MAXTVNode is the class whose instances represent track view global track nodes. Each track can have any number of sub-tracks or sub-controllers. The sub-tracks and sub-controllers turn up as properties so you navigate through the nesting using property access.
There are three track nodes you can access through global variables, the root node to which you can add new custom tracks, the existing Global Tracks node and the Video Post tracks node which lets you get at global track and video post controllers. These nodes are also accessible as properties on the root node.
the track view node name as it appears in trackview
trackViewNodes : the overall root track view node
globalTracks : the top-level Global Track node
videoPostTracks : the top-level Video Post track node
newTrackViewNode [<tvnode>] <name_string> [#hidden]
if the <tvnode> argument is supplied, adds a sub-track node to it. If not, creates a new 'top-level' track in the Track View. If the optional #hidden flag is supplied, the node is not visible in the Track View.
deleteTrackViewNode [<parent>] <tvnode>
deletes the given node from the supplied parent or the top-level.
addTrackViewController <tvnode> <controller> <name>
adds the sub-controller to the given trackview node
deleteTrackViewController <tvnode> <controller>
deletes the controller from the given track view node
-- access a video post track
videoPost.glow.size = 5
-- set up some visible tracks for some keyframable parameters in a rollout panel
my_tracks = newTrackViewNode "Grinner"
happy_ctrl = position_controller ()
addTrackViewController my_tracks happy_ctrl "Happy"
-- plant keyframes in rollout spinner handler if the animate button is on
rollout grinner ...
on happy changed val do
happy_ctrl.value = [x, y, z]
-- add a new float controller to the global tracks float controller list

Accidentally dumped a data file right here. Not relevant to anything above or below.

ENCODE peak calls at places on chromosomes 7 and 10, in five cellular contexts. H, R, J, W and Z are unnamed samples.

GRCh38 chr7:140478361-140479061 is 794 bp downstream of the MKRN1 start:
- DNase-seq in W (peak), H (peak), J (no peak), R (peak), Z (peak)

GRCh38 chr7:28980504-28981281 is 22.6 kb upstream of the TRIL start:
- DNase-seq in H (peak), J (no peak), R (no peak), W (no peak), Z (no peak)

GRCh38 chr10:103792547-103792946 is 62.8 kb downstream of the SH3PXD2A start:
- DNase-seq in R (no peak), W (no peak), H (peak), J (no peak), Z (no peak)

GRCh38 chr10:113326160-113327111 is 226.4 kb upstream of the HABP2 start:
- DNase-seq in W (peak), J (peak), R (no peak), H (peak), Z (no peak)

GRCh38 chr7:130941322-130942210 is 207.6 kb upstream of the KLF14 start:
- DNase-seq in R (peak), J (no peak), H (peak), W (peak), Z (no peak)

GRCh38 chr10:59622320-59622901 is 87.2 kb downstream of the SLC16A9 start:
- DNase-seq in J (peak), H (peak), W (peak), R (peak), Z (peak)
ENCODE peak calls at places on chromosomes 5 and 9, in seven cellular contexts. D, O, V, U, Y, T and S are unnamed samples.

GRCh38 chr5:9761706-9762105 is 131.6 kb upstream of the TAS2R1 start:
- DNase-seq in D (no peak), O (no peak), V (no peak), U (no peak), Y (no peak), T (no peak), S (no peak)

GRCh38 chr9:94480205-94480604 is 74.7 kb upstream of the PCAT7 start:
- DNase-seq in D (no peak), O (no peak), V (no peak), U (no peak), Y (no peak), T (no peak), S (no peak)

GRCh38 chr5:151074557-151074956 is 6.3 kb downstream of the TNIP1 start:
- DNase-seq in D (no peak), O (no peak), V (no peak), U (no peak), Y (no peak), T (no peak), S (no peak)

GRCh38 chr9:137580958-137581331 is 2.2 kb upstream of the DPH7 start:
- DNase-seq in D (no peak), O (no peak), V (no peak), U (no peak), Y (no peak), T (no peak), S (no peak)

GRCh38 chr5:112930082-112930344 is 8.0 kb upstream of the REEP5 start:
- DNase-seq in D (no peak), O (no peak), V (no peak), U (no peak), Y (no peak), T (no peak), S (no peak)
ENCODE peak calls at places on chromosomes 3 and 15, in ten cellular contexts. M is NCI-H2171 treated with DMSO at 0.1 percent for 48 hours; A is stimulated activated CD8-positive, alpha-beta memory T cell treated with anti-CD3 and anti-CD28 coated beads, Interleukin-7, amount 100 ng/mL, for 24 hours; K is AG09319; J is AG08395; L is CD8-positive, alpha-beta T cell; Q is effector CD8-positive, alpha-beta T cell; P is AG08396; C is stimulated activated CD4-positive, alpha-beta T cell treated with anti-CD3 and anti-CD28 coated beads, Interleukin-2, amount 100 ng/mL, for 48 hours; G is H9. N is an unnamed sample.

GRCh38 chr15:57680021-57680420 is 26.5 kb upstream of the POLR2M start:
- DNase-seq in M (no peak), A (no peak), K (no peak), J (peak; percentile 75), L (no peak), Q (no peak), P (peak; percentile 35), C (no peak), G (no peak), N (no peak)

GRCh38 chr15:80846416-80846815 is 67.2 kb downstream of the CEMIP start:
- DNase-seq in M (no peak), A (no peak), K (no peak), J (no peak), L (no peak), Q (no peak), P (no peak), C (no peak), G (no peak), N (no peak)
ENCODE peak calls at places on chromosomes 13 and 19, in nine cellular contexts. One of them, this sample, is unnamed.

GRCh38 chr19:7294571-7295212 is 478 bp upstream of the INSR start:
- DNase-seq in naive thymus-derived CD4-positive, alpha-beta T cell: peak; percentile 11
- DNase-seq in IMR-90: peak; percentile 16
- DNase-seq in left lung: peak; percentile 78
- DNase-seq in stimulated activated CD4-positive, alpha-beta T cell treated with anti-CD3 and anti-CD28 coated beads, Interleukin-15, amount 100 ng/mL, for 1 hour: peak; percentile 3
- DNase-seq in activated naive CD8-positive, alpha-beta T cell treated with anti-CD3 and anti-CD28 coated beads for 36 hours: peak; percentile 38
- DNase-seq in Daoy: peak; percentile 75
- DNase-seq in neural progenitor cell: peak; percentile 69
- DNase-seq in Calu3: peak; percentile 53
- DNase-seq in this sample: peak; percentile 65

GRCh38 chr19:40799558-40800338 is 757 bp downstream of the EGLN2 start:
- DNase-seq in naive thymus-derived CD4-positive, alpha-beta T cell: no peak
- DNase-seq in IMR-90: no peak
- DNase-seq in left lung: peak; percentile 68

globalTracks.float.controller.available.controller = bezier_float ()
Scene Node User Properties
The functions described in this topic give you access to scene object user properties, accessible in the MAX User Interface in the User Defined tab in the Object Properties Dialog. The MAX SDK provides a way to get at the user defined properties in the Object Properties dialog in two ways -- either as one single string representing the entire contents or as a set of key/property pairs in the form:
<key1> = <property1>
<key2> = <property2>
where the keys are identifiers (with the same syntax as names in MAXScript) and the properties can be numbers, booleans (true/false) or text strings. If you set up the property box in the above form, there are two new MAXScript methods for setting and getting individual keyed properties. There are two other methods that let you treat the property text as a single big string, which can also be used to save and load property sets in the key/property form.
Caution: There is currently a bug in the get/set property functions in the MAX SDK for text string properties that truncates retrieved string properties at the first space character in the string value.
The <node> methods are: